The artwork in Epileptic reminds me of Art Spiegelman, particularly “Prisoner on the Hell Planet,” which is found in Maus. Both rely heavily on high contrast and dark spaces, and depict an emotional reality, creating a highly psychological and subjective aesthetic. For instance, in the beginning of Epileptic, Professor T, a skilled doctor with terrible bedside manner and a chilling detachment from his patients’ emotional realities, is given a severe, almost demonic countenance. While the family members are rendered with soft lines and wide eyes, the doctor is sharp looking, with a heavy unibrow and beady, almost mechanical eyes. When the parents are in the room with the rest of the doctors, they are all filled in black, shadowy and inscrutable figures, while the parents are the only ones filled in white, looking alienated. Similarly, in “Prisoner on the Hell Planet,” Spiegelman draw a horrifying looking doctor, with an inhuman, oblong shaped head. In one panel he is screaming “She’s dead! A suicide!” His features are barely human, just thick, contrasting lines. Both artists create caricatures of certain characters so as to accurately convey the mental and emotional energy of that situation.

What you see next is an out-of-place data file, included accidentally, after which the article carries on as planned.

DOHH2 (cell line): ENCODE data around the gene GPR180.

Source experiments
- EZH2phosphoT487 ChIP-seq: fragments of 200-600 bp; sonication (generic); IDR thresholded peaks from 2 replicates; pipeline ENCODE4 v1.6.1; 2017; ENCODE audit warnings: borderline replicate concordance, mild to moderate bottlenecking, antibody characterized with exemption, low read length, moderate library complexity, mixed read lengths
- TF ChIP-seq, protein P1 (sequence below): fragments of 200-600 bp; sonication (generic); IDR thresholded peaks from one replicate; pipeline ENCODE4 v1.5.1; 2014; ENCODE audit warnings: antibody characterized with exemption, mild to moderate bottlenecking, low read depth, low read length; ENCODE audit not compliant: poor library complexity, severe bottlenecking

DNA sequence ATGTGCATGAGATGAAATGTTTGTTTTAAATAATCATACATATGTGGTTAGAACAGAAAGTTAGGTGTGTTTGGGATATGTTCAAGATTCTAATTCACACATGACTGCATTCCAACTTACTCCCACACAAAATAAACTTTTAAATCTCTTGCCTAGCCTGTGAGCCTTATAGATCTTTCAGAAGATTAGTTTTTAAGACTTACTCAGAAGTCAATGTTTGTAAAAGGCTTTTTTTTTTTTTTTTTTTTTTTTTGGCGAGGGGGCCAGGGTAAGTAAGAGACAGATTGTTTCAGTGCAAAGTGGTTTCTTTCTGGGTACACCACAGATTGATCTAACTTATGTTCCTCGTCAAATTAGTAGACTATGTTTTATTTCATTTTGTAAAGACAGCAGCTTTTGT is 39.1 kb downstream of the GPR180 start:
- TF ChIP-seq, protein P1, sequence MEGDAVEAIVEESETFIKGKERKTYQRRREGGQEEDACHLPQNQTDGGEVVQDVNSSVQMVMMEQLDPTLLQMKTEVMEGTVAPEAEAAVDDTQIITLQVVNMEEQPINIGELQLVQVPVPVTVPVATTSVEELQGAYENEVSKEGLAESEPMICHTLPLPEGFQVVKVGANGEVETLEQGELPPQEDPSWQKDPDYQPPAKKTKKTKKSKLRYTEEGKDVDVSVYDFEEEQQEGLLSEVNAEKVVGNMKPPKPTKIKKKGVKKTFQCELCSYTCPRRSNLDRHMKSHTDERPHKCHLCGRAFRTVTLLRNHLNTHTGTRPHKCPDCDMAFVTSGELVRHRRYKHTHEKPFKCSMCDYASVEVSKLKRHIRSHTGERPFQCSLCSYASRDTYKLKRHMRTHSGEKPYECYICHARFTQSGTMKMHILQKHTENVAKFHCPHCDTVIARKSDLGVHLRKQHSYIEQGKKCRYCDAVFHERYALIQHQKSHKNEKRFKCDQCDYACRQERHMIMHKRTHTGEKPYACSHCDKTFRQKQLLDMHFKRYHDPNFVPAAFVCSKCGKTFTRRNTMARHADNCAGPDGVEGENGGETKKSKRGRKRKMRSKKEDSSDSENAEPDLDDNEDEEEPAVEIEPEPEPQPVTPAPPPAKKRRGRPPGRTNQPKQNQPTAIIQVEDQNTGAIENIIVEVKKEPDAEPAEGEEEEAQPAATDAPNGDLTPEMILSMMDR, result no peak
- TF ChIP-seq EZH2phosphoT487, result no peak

In another panel, David B. shows his family standing in a ring of dancing doctors. The doctors are darker, jubilant looking, performing a kind of ritual around the family. Many of Beauchard’s panels are like this: they are visual metaphors of his perception. Likewise, Beauchard imbues many of his panels with battle imagery, which he explicitly states was this method of understanding and interpreting what was going on around him. His renderings remind me of what Noe had to say about how consciousness is a dance. Beauchard’s imagery is representative of his particular dance with reality.